First chance that presented itself, I set up my table at a popular art show. I did about eight portraits that night and, really, the same thing occured that had when I was out on the road. People would talk. They shared stories about their lives, their pasts, presents, and futures, their hopes and their fears. Another, perhaps more talented, or more accurately- better trained, artist took my seat and did portraits for awhile. It was working. Did it sting a little to see her anatomically correct and value accurate rendering, complete with a mastery of materials? Yes, but the excitement of being on to something was much stronger, and my newly developed albeit fairly short lived assurance and empowerment of and in who I was at the time was strong. My adventures in creative entrepreneurial exploration, at the end of the day, are not only to see what I can do utilizing my own abilities, but to see how the action of doing the thing may inspire someone to tap into their own creative potential. How could they use their own natural talents and acquired skill sets to better serve/provide for themselves and their community- or, to just have fun expressing themselves and sharing their gifts? It’s been a wonderful and revealing adventure through and through. You can check out the mostly complete collection of portraits and some accompanying stories here.

To this day I’ve done Intuitive Portraits as I like to call them at three events, with the exception of one or two single portriats when the situation called for it. Each time, some wonderful connection is made or revelation had, an opportunity presented or relationship fostered. It’s not for nothing, as they say, and it never has been. I have had my attachments to ‘doing’, released them, developed them again, released them again- a connection, developed at some point and reinforced at other points, between my sense of worth and having something tangible or quantifiable to offer. Still, it’s never been for nothing. At the end of the day, I’m just following breadcrumbs (and my heART).

I still offer portraits, on occaision, when it feels right. I’ve missed many opportunities, more for self doubt than any other reason. Self doubt has been my biggest adversary as it is for most anyone learning to excercise their individuality and develop a healthy ego in a world of status quos and fierce competition bred by lack mentality, poor genuine confidence, and communities fragmented by ‘the grind’ and the inherent isolation ‘the grind’ seems to entail. I am no better. For all the moments of visionary truth and utopian dreams of cooperation I struggle with jealously, envy, or shame, sure. I isolate myself when I don’t feel adequate in one capacity or another( I also isolate because I’m an aquarius rising that gets peopled out relatively easy and rather listen to podcasts about aliens in utopian societies or hide on a mountain, but that’s besides the point). In these moments I try to exercise awareness, identifying the thick welling goo of such emotions and remind myself that what is meant for me is mine, if I work for it. I offer support and encouragement as much as possible, even when not returned in kind. Sometimes I fail and stew in my own self doubt, bitterness, resentment, and unworthiness. At the end of the day, it is up to you. You can hate on the person chasing their dreams and using their voice, chomping at their oversights and mishaps, or you can go home to your notebook, figure out what you want, and do it. Mind Your Business. Face the fear, face the doubt, the insecurity, the shame, the anxiety, the rejection, the criticism, the pessimism, the fear of failure and the fear of success- all those fun deep seeded sensations instilled through a variety of experiences and events and circumstances that are so invariably human. We are at a point where the only lions and tigers and bears to fear are ourselves, maybe each other. But most definitely the weather.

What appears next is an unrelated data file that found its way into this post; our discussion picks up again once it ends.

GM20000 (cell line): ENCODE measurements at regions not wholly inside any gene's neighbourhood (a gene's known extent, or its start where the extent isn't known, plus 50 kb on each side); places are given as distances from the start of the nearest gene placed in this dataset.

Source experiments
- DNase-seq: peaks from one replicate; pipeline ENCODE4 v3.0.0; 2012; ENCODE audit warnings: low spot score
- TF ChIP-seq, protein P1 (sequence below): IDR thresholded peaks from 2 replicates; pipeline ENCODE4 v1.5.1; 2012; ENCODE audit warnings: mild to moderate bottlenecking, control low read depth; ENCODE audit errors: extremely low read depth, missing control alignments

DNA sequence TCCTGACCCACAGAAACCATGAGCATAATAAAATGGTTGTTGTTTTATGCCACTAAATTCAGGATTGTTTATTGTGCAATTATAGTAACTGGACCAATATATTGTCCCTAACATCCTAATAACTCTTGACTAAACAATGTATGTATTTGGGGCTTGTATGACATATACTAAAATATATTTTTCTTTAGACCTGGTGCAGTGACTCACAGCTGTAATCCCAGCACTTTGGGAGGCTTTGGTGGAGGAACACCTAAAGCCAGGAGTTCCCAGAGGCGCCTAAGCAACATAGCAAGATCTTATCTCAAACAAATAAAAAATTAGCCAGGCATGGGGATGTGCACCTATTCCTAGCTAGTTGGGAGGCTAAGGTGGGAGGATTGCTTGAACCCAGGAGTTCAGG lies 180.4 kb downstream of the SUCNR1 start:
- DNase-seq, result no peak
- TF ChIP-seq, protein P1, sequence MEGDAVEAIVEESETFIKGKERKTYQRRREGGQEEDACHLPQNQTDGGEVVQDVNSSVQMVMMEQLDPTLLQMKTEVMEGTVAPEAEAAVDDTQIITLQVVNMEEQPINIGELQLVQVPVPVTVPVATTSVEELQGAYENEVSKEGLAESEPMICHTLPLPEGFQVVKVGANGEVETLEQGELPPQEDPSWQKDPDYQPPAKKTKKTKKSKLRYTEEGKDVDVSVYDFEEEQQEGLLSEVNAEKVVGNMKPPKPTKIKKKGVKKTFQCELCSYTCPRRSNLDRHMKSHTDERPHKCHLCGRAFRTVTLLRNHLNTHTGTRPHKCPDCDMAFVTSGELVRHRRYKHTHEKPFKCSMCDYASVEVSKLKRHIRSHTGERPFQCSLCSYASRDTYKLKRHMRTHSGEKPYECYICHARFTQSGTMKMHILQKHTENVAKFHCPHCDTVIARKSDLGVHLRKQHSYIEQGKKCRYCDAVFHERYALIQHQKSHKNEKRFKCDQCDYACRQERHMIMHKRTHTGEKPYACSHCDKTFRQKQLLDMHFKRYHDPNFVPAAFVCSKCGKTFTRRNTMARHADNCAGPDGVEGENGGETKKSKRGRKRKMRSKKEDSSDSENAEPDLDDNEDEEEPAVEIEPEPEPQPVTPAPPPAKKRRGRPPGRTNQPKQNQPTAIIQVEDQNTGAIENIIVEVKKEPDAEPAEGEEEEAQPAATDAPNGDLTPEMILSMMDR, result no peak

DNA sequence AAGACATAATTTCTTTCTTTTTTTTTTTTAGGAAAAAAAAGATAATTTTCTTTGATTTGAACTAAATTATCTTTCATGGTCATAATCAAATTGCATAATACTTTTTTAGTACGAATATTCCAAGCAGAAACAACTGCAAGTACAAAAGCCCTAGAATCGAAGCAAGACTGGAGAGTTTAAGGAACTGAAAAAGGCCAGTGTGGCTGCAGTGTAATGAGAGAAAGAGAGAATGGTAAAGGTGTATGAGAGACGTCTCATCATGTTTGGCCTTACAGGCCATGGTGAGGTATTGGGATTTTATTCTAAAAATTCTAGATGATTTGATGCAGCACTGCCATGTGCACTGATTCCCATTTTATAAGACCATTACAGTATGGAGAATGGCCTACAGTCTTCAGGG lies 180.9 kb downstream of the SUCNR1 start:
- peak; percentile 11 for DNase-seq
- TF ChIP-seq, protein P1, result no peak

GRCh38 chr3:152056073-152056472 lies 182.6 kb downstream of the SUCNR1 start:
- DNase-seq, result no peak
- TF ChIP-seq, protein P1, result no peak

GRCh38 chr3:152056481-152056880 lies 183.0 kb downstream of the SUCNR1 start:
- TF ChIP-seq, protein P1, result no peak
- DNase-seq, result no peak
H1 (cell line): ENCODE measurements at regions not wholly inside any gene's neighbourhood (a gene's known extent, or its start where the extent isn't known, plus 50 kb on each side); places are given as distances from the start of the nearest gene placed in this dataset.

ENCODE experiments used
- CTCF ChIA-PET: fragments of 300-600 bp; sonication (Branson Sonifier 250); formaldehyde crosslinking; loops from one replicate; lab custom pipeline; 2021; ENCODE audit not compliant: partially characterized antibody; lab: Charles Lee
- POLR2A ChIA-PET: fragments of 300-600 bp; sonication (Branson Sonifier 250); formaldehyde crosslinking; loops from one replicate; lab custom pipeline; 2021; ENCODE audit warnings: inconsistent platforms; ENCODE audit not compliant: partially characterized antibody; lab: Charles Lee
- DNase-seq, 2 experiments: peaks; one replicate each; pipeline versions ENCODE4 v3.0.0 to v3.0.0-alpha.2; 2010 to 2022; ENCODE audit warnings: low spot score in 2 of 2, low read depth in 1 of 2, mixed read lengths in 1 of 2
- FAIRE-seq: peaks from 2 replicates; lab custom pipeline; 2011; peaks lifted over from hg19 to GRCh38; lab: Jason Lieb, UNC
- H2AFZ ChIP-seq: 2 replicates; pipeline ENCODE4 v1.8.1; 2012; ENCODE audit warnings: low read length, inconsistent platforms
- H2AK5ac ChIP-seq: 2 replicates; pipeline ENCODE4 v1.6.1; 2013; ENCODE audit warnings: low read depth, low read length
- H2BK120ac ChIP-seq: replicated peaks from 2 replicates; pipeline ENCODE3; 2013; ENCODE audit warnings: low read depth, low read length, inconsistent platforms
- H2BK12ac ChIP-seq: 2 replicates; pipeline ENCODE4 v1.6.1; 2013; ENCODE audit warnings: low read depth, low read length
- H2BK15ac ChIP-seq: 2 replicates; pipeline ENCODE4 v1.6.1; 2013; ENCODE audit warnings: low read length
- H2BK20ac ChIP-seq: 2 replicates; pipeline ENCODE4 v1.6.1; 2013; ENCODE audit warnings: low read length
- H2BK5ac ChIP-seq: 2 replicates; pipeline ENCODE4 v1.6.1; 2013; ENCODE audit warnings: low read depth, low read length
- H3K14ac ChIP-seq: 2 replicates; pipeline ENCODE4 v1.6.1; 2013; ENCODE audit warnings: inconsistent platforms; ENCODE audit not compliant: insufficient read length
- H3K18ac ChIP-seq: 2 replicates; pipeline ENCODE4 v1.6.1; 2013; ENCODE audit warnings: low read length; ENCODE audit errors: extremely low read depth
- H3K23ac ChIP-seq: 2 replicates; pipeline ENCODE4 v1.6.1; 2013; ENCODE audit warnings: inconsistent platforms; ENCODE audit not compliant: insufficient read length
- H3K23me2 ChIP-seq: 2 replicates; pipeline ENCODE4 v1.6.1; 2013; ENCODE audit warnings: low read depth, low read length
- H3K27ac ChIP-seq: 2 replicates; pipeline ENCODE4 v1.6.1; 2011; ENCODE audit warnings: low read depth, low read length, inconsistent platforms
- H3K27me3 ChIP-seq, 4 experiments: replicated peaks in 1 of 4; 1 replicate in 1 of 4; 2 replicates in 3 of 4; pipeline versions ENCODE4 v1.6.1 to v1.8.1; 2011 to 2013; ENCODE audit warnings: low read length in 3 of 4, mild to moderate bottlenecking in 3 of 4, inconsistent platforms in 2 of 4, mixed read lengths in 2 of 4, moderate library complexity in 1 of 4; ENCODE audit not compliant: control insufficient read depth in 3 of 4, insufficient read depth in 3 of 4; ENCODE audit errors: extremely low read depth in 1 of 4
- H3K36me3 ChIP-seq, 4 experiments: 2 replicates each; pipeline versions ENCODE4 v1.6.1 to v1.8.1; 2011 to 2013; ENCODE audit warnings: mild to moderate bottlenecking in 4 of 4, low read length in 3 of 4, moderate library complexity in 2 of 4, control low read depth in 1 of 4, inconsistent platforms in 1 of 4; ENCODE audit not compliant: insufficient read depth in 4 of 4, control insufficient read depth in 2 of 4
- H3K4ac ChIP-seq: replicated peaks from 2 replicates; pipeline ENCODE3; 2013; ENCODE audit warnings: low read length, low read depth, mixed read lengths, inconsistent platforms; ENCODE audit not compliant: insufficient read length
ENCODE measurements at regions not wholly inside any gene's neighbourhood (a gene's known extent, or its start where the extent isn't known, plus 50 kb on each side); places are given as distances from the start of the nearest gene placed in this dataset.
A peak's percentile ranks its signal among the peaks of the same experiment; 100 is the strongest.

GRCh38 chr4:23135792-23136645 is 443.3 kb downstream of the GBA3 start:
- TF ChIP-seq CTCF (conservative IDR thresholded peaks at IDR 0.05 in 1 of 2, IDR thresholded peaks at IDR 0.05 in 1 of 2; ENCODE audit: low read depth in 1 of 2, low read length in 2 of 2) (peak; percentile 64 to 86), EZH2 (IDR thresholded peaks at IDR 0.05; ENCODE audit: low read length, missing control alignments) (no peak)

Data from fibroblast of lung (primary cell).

I would like for this story to end on some inspirational or propitious note, however, I myself have been feeling worn down and just a bit tired to be frank. It feels like when I came back to New York, pregnant and glowing and afraid and inspired, I felt stronger then, more resilient. I do inherently understand that this lull is temporary, for nothing good is handed to you, and all things come in waves. The builder, out of steam, may put down the hammer in exchange for the headlamp and pic axe of a miner, seeking out darker tunnels to uncover some new and hidden jewel. It takes trying and failing. It takes striving and rest. It takes doing some things right and a lot of things wrong, over and over again(at least for the experiential learners). It takes seeking out new paths and reverting back to old ones, only to start anew again. Somewhere in there, are the quiet moments. The moments where you come so close to giving up, calling it quits, however that might look from circumstance to circumstance. There are those moments, too, from a dark cave just the tiniest light might peep through. Would you follow it out into the sun? And where, then, could you go? Should you find a breadcrumb, and then a next, where might it lead you? Most anywhere, really, if you could muster the courage to believe in yourself and your dreams.

I guess it did end up being just a tad inspirational.

For some reason I think of Tom Hanks in Cast Away, in the cave with his makeshift calendar, watching the tiny beam of light move across his markings on the rock. Patience and perserverence make for survival. I’m curious, now, what this thriving is all about.

It’s funny, too, that I came here to talk about portraits.

Cheers to the journey.